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In Brief… – for Dec. 10, 2009

Tracking alien species:

A new website established by the Invasive Species Council of Manitoba will help document the spread of invasive species such as purple loosestrife, Dutch elm disease and leafy spurge in the province. The website, which is an expansion of a website previously devoted to aquatic invasive species, offers resources, an option for the public to report sightings as well as access to a mapping database inventory of Prairie Region Invasive Plant Species. The website can be found at:

Road worries:

Winter driving worries Manitoba and Saskatchewan drivers the most among Canadians according to a recent poll. That’s understandable given the driving conditions of a typical Prairie winter. But there is another possible explanation why 63 per cent of drivers in these provinces compared to 52 per cent in others are nervous on the frigid, icy roads. Only 32 per cent of residents in these provinces, compared to 59 per cent nationally, invest in winter tires.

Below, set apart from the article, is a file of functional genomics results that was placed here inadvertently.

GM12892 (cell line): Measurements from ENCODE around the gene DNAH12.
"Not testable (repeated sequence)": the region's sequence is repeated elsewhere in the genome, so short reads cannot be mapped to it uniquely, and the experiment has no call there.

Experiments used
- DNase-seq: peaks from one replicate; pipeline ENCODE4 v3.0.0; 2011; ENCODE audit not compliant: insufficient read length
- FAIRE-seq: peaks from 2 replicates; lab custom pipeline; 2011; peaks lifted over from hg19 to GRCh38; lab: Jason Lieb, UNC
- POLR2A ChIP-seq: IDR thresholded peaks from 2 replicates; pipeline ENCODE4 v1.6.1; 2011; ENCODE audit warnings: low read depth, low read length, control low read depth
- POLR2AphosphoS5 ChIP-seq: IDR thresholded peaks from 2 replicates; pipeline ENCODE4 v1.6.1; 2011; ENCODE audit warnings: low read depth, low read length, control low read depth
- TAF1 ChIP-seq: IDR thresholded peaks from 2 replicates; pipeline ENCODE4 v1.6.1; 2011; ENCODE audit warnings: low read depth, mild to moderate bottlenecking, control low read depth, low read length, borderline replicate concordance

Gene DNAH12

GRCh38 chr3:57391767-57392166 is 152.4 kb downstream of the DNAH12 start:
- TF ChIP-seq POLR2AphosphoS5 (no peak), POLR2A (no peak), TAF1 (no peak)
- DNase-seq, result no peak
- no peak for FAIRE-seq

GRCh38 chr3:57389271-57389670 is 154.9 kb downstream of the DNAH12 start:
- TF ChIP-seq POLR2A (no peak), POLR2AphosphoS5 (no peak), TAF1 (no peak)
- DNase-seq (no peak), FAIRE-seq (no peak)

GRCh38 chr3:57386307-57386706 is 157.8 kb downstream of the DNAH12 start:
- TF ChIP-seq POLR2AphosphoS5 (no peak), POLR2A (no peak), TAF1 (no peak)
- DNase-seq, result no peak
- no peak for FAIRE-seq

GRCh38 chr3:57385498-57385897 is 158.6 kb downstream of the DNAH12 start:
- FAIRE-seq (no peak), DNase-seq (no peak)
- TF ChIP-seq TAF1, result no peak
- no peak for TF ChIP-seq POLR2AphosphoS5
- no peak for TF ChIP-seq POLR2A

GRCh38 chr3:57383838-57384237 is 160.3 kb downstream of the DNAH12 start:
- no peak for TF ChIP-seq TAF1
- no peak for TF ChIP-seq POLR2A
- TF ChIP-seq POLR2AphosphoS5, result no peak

– TD Insurance Winter Poll

Summary report:

The 2009 summary of field crop insect sitings is now posted on the province’s agriculture website. It found aphids and thrips were the main insect problems in cereal crops. Cereal leaf beetle was found in Manitoba for the first time in 2009.

In canola, flea beetles and cutworms were the biggest concerns. Cutworms also damaged sunflower crops. Peas aphids struck field peas in the southwest and central regions. For more information go to:


Ontario veterinarian Dr. Brian Hill received a one-year conditional sentence when he pleaded guilty to fraud surrounding his embryo-export business. For nine months he will only be allowed out of his home for specific reasons, such as doctor’s visits. The original story Nov. 26 incorrectly stated he was sentenced to one year in jail.



Stories from our other publications